Epigenetic influence of social experiences across the lifespan. Developmental Psychobiology, 52, 299-311
Department of Psychology, Columbia University, Room 406, Schermerhorn Hall, 1190 Amsterdam Avenue, New York, NY 10027, USA.Developmental Psychobiology (Impact Factor: 3.31). 05/2010; 52(4):299-311. DOI: 10.1002/dev.20436
The critical role of social interactions in driving phenotypic variation has long been inferred from the association between early social deprivation and adverse neurodevelopmental outcomes. Recent evidence has implicated molecular pathways involved in the regulation of gene expression as one possible route through which these long-term outcomes are achieved. These epigenetic effects, though not exclusive to social experiences, may be a mechanism through which the quality of the social environment becomes embedded at a biological level. Moreover, there is increasing evidence for the transgenerational impact of these early experiences mediated through changes in social and reproductive behavior exhibited in adulthood. In this review, recent studies which highlight the epigenetic effects of parent-offspring, peer and adult social interactions both with and across generations will be discussed and the implications of this research for understanding the developmental origins of individual differences in brain and behavior will be explored.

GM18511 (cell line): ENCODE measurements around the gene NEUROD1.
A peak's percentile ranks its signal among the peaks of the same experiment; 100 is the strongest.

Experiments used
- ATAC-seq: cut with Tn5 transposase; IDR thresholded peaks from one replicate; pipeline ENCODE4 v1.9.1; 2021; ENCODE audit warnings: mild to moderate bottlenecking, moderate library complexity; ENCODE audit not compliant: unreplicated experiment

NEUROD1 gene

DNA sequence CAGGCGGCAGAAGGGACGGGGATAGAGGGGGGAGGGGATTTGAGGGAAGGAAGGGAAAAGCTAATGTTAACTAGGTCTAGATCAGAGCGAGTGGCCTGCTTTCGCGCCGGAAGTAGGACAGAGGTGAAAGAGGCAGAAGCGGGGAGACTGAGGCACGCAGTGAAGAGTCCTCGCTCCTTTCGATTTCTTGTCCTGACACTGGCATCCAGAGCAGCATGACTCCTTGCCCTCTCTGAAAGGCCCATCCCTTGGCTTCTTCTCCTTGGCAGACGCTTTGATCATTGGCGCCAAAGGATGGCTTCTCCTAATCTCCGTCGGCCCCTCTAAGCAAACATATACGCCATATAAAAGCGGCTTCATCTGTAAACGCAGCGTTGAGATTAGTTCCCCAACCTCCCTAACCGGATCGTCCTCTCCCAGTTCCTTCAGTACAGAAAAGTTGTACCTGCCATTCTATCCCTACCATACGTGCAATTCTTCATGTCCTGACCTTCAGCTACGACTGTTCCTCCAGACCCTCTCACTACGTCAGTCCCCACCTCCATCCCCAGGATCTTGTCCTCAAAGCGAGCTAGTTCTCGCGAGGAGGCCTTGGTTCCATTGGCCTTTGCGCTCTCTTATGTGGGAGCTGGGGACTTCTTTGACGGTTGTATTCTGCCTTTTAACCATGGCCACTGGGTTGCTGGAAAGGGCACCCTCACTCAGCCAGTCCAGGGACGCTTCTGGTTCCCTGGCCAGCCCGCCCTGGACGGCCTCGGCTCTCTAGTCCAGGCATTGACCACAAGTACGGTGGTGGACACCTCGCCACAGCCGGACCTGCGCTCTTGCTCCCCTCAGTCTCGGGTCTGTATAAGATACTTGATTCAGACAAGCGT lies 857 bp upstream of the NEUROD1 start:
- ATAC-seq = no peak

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- "In several cases, genetic information only accounts for a small part of the observed phenotypic variation. Both physical and social environments play a critical role during development, finely regulating the expression of genes and producing a wide range of phenotypic differences (Nijhout 2003; Monaghan 2008; Branchi 2009; Champagne 2010). Highly organized societies composed of closely related individuals, such as colonies of eusocial insects, provide excellent examples for the existence of such mechanisms. "